They had different influences though. Ringo said Liverpool was rough and at times violent and unsafe. But he has clear memory of loving and kind people, in his family and from his neighborhood growing up.

Brett had an excessively tough father who was his high school football coach and life long (tor)mentor. His father was critical and unforgiving well into Brett’s adult life and professional career. In one famous incident, he criticized his son’s play and abilities despite Brett having the best year of his career and having just won the league Most Valuable Player award for the 3rd time.

What does this say about revealing one’s potential? It doesn’t matter if you are loved or ridiculed and it helps to start out by growing up poor and then striving hard enough to be successful beyond expectations?

I don’t think so. Something else that they had in common seemed more like the key.

Brett did not have good football passing mechanics. In fact they were unusual and not very pretty. What he possessed was an unusually powerful arm and knack for improvisation, and he could throw the ball farther and more accurately than any rival. He said he simply loved throwing the football. Always had and still does. It is what drives him to compete despite recently turning 40 – and compete at a level that nearly took him to yet another Super Bowl in 2010. He listened to – and focused intently on – this love he had.

Ringo was not a classicly great drummer. Many have said he was the “weakest” Beatle, musical talent-wise. Of course he’s competing with the greatest song writing duo in modern music history (Lennon and McCartney) and a multi-talented artist (George Harrison) so it might be fair to cut him some slack. It’s like saying Dimaggio was only the 4th greatest baseball player – behind Ruth, Williams and Aaron.

But Ringo said he loves drumming. Always had and still does. He has for many years since the Beatles broke up put together a series of touring bands he’s called the All Starr Band (usually packed with contemporary greats from the 60’s and 70’s such as Joe Walsh, Dave Stewart, Gary Wright and Edgar Winter, and from more recent times such as Ben Harper, Joss Stone, Don Was and Benmont Tench). The reason why all these great musicians want to play in his All Starr bands is because Ringo is so fun to play music with. He brings out the best in them because his drumming is there to complement and enhance – not overshadow – his band mates’ playing and singing. He’s considered a pioneer of this style. I’m sure John, Paul and George felt this when they were writing, creating and playing all those great Beatles tunes together. His love of drumming and the role it plays in making great music with great musicians drives him, despite the fact that he is soon going to turn 70 years old.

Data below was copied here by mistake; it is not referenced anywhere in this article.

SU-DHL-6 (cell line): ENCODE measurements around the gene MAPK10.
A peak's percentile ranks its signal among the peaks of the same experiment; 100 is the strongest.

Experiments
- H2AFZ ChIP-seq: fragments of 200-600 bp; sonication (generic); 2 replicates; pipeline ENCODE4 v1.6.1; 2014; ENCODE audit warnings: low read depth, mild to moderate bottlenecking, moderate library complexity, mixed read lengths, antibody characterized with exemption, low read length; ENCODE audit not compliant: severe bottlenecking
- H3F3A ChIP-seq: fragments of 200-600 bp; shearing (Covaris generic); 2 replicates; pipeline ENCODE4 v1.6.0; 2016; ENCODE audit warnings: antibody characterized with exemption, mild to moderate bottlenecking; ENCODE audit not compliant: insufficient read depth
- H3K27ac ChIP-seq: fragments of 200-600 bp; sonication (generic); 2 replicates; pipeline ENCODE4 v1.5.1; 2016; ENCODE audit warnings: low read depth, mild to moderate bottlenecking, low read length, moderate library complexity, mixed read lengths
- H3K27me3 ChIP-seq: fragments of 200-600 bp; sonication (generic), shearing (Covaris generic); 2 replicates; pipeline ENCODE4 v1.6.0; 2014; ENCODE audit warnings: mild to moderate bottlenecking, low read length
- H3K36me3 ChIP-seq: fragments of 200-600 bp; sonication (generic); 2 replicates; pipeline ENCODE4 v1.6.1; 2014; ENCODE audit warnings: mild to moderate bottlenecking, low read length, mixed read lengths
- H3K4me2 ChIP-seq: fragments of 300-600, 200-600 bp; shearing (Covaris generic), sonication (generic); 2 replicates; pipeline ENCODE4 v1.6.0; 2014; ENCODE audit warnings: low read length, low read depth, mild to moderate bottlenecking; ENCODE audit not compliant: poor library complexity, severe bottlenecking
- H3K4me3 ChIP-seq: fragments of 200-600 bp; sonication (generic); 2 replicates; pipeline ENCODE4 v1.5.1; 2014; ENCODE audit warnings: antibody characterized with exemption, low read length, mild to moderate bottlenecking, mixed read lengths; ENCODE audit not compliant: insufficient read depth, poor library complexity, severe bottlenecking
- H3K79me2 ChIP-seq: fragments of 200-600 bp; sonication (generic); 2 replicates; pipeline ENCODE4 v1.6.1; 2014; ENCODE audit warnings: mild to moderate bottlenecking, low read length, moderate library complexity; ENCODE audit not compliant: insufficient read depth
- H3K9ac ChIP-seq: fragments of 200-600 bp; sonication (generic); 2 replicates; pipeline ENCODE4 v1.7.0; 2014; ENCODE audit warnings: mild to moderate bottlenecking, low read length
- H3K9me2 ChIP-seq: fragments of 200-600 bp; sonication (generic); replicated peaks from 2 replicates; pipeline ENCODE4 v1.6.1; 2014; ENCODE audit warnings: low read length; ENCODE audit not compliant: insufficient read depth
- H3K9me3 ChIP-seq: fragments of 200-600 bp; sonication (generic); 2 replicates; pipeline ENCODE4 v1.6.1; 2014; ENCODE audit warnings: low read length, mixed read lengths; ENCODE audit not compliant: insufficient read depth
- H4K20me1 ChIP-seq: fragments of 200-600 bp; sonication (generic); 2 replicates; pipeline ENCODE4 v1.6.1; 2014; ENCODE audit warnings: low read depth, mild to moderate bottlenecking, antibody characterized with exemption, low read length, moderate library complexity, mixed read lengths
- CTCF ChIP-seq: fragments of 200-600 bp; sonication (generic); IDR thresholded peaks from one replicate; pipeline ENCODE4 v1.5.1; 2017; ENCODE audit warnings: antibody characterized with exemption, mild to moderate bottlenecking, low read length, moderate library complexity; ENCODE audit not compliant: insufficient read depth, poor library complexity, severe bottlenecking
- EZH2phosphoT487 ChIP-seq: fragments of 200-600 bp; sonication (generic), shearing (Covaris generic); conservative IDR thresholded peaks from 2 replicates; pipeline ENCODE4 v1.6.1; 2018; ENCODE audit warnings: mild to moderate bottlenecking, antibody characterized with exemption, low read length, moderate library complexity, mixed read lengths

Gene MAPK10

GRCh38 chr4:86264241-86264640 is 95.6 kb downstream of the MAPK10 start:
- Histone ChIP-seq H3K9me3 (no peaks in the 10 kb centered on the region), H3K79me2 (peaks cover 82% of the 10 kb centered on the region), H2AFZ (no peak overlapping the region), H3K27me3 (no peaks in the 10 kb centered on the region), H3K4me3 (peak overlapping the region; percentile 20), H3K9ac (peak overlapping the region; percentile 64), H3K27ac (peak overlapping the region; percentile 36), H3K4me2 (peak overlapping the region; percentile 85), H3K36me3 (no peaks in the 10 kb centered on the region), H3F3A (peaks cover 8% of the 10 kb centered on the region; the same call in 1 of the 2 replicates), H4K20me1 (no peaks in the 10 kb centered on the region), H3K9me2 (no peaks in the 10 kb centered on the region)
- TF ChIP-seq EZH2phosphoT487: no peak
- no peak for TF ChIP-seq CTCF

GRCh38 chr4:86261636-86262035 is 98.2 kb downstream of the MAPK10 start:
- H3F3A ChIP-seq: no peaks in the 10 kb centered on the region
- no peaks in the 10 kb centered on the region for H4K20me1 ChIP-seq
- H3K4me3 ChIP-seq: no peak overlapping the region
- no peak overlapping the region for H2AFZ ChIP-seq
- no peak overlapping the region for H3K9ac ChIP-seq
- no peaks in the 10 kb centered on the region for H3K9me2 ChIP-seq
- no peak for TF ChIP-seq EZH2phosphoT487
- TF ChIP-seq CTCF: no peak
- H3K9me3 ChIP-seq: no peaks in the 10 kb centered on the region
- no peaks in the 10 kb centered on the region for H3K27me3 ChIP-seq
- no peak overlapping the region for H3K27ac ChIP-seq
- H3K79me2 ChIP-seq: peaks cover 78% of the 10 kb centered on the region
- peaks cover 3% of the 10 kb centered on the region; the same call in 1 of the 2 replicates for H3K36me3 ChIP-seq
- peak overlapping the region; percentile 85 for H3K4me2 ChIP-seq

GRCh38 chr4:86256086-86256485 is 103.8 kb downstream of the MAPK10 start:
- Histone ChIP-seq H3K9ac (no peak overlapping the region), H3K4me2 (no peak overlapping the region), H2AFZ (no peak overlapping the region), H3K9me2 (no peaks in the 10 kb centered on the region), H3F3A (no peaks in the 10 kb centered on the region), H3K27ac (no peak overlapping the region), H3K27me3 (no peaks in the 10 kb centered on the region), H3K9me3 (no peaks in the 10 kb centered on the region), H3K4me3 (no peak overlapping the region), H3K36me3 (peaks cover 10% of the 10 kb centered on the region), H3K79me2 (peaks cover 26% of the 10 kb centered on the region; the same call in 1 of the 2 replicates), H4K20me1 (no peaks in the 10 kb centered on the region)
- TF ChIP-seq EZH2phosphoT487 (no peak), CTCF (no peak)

What’s the lesson? One is a common one: do what you love and follow your passions. Potential and success are often revealed if you do. An important corollary seems to be: don’t worry if how you do what you love is “flawed” or “different” somehow. If Brett and Ringo had let that stand in the way, think of all the potential greatness we would have missed.

Car nostalgia

The definition of nostalgia is “a fond longing for the past”. In the Atlanta Journal-Constitution recently there was an article named Cars We Love To Hate. Now, the words “fond” and “longing” as part of the definition for nostalgia might be a stretch but I did feel quite nostalgic when reading this article.

Perhaps because of the seven cars featured, I drove three of them as a teenager and as a college student: the Chevy Vega, the Chevy Corvair, and the AMC Pacer.

Notwithstanding that the first car my Dad let me drive was made infamous by Ralph Nader’s “Unsafe at Any Speed” screed, these cars did exactly what was needed: get me from point A to B, cheaply and with pretty decent reliability. The fact that I became a bondo “artist” with all of these cars (partly due to Michigan weather and road salt, partly due to cheap nature of these cars) also doesn’t ruin my recollection. I probably see these cars (plus my mom’s lovely AMC Hornet, my sisters’ AMC Rambler and Ford Fairlane — a great car!) as part of my character and shapers of my life philosophy:

Be happy with what you have (for others have worse or nothing at all), take care of that which you’ve been given, and if want something better then work hard, save and persevere until you reach your goals.

Did I say these things to my mom and dad back in the late 1970 and early 1980’s when I drove these jalopies? Doubtful. But through the lens of time — and the fact that my youth was “celebrated” in the AJC article, certainly served to improve my memories.

How about you? Any stories to share?